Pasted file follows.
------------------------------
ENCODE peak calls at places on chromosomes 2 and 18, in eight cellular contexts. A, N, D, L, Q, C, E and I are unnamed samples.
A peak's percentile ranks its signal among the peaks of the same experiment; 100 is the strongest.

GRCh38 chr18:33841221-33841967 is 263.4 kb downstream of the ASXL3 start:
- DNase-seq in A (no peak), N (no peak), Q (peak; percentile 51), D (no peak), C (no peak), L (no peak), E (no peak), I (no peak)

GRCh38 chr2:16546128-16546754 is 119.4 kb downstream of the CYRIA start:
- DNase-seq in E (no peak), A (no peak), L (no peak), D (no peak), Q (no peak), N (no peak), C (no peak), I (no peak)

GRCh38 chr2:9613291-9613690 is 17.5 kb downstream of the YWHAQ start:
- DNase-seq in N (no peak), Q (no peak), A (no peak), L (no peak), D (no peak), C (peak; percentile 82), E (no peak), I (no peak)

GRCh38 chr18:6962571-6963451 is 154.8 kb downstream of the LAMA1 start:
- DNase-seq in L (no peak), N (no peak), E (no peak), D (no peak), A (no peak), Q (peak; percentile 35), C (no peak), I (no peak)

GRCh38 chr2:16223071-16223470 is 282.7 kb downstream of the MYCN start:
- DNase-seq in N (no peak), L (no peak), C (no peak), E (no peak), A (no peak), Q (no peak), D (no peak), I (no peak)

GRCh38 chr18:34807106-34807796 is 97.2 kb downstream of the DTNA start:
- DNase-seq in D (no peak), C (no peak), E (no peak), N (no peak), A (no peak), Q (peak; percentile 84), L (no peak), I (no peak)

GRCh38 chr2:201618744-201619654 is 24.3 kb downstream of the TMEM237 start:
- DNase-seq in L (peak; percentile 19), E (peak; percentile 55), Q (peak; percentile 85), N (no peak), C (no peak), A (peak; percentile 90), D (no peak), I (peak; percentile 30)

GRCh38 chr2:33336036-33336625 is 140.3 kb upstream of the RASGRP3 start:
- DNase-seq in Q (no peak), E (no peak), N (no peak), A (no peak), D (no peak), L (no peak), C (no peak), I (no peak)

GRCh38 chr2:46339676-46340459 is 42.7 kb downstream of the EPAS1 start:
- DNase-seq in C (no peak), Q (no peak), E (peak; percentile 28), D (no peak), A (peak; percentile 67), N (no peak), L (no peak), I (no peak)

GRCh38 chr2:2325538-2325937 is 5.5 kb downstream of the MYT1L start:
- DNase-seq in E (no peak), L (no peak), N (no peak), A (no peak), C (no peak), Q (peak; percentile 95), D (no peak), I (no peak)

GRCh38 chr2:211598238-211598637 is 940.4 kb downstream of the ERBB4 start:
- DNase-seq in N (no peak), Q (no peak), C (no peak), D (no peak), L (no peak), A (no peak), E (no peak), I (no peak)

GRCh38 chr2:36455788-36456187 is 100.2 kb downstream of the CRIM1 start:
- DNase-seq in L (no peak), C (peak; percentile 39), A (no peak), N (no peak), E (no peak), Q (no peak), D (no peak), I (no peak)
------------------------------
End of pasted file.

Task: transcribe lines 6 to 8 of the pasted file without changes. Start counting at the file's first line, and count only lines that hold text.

- DNase-seq in E (no peak), A (no peak), L (no peak), D (no peak), Q (no peak), N (no peak), C (no peak), I (no peak)

GRCh38 chr2:9613291-9613690 is 17.5 kb downstream of the YWHAQ start:
- DNase-seq in N (no peak), Q (no peak), A (no peak), L (no peak), D (no peak), C (peak; percentile 82), E (no peak), I (no peak)